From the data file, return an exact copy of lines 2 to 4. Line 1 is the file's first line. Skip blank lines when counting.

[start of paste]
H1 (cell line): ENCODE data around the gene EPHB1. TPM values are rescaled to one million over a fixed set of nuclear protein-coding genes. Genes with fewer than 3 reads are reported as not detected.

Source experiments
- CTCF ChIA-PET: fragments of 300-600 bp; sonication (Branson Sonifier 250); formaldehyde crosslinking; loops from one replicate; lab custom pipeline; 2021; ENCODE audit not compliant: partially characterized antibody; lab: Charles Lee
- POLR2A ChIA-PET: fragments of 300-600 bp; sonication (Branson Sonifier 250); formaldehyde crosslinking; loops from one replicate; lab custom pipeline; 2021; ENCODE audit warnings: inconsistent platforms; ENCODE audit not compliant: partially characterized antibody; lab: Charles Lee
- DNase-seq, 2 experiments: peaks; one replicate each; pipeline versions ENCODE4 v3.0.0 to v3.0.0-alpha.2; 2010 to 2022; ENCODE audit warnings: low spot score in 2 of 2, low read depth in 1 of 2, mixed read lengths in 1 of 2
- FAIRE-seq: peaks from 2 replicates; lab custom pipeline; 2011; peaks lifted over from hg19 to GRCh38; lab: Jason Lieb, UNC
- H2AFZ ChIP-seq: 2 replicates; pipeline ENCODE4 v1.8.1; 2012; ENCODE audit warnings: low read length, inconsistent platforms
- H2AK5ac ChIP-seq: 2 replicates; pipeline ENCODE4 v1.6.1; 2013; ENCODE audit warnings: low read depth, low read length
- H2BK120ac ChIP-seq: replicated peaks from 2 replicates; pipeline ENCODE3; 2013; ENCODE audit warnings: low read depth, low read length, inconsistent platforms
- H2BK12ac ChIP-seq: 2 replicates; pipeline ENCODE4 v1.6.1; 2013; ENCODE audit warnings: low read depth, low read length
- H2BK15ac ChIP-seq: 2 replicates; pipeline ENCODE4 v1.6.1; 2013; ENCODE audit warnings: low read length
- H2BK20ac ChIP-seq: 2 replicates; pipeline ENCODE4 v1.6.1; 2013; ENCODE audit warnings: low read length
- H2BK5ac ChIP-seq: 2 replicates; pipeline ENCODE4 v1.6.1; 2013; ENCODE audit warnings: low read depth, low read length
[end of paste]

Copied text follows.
Source experiments
- CTCF ChIA-PET: fragments of 300-600 bp; sonication (Branson Sonifier 250); formaldehyde crosslinking; loops from one replicate; lab custom pipeline; 2021; ENCODE audit not compliant: partially characterized antibody; lab: Charles Lee
- POLR2A ChIA-PET: fragments of 300-600 bp; sonication (Branson Sonifier 250); formaldehyde crosslinking; loops from one replicate; lab custom pipeline; 2021; ENCODE audit warnings: inconsistent platforms; ENCODE audit not compliant: partially characterized antibody; lab: Charles Lee